Programming, like most crafts, is the process of taking one thing and turning it into another thing. Turn a touch on a screen into a character in a message, or a tap on controller into the sideways shuffle of a character in a game. Simple to describe, they're actually quite complicated to achieve, involving many thousands (or even millions!) of such processes, all chained together.
The Art of Programming is breaking those big problems down into ever smaller chunks, organizing them so that we can keep them in our heads without going crazy, and recognizing patterns that we can apply again and again to solve the same kinds of problems.
Being a programmer is quite new, as crafts go. If you worked in wood, or metal, you'd have thousands of years of experience to draw on. Most of the tools we use today would be recognizable to people working 1,000 years ago - albeit that they are often now computer controlled and operating unimaginably more quickly, and reproducibly.
But our craft, give or take some early precursors, is only about 70 years old. Not only are the tools (the programming languages and environments) still developing, but the raw materials we're working with (computers, sensors and output devices) are evolving all the time. It's rather like the copper age, bronze age, iron age and the invention of steel and modern alloys all happened in a single lifetime, and we're still racing to keep up.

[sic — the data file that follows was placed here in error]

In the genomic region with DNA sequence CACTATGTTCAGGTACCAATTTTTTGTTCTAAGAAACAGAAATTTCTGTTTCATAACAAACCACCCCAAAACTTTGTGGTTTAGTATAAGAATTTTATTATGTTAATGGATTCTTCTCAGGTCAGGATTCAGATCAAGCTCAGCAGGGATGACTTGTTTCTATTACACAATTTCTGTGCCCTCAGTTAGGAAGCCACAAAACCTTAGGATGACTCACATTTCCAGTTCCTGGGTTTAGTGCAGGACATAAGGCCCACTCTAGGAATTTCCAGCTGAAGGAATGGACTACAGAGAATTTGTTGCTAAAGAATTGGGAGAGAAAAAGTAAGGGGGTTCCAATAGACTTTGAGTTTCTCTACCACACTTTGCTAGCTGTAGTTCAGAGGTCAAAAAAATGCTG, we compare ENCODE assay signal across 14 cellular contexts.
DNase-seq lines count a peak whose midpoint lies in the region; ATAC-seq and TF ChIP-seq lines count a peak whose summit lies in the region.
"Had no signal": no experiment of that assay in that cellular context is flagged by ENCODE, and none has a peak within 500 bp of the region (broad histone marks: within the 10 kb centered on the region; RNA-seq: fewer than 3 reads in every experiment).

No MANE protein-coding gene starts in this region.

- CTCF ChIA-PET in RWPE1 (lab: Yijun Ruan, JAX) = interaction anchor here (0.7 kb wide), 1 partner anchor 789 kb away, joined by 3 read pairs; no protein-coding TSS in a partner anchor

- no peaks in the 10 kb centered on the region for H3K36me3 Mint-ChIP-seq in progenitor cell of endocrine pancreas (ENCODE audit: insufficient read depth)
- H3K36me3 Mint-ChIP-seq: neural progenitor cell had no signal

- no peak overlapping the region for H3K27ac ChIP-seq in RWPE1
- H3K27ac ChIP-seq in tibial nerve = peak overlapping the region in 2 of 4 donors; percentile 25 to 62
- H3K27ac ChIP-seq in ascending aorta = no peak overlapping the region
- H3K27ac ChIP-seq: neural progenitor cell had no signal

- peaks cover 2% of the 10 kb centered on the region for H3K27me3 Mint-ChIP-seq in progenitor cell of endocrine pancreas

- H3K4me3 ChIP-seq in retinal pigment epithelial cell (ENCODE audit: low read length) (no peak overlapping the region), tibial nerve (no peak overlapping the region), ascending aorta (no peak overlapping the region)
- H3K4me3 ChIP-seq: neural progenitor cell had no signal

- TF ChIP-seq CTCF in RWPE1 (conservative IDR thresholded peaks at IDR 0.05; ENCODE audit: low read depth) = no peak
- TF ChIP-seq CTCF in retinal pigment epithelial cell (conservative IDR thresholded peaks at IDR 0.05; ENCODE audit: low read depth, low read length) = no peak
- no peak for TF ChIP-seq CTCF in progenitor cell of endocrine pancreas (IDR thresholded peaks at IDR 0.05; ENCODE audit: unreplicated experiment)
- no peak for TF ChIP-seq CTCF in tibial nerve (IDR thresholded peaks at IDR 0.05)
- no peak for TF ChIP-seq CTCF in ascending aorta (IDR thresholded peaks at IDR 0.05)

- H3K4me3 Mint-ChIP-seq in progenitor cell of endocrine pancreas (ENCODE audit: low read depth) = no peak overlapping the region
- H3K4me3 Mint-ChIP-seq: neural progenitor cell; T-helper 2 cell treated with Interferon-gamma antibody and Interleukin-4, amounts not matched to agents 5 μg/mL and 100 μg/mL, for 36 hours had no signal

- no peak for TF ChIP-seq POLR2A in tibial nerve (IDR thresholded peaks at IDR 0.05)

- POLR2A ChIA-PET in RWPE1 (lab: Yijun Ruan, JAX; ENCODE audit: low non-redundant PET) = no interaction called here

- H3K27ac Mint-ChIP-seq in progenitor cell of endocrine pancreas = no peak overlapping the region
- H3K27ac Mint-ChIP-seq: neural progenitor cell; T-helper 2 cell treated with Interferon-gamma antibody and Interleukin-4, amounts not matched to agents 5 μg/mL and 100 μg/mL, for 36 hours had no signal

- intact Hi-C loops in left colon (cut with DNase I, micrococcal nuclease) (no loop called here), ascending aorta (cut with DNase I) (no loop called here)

So it can all be rather confusing.
The great Medieval Cathedrals in Europe were built by craftsmen. They used their experience, guile and a fair slice of dumb luck to build awe-inspiring edifices, most of which have stood the test of time. Admittedly, some have collapsed spectacularly, and bits have fallen off other ones, or the roofs have caved in, and they've need centuries of botching and buttressing and patching. But they're still there.
We don't build spectacular architecture in that way anymore. Scientists have worked out a load of really useful theory that helps us to understand the forces involved, model them, and allow the current generation of craftspeople to design and construct buildings that look almost impossible to us, let alone those medieval cathedral guys.
A computer programmer today is rather like one of those medieval craftsmen. We build incredible things through experience, guile and a fair slice of dumb luck, but sometimes things collapse spectacularly, bits fall off, and they almost always need constant botching and patching to keep them running.
A few people come to computer programming through an academic Computer Science route at University. Many more are drawn this way through happy accident, and there is a definite divide between the Scientists and the Craftspeople. We're going to try to close up that divide a bit, and learn a bit of the science that underpins our craft as we go along, in an effort to be more like a modern architect than a medieval one.
Computer Science is a very important discipline, closely related to Mathematics, and responsible for the fundamental advances in our subject from the first ideas of computability (we'll come on to that later), to stored program computers (like the one in front of you), to many of the programming languages, tools and algorithms (we'll come onto those too) we use today.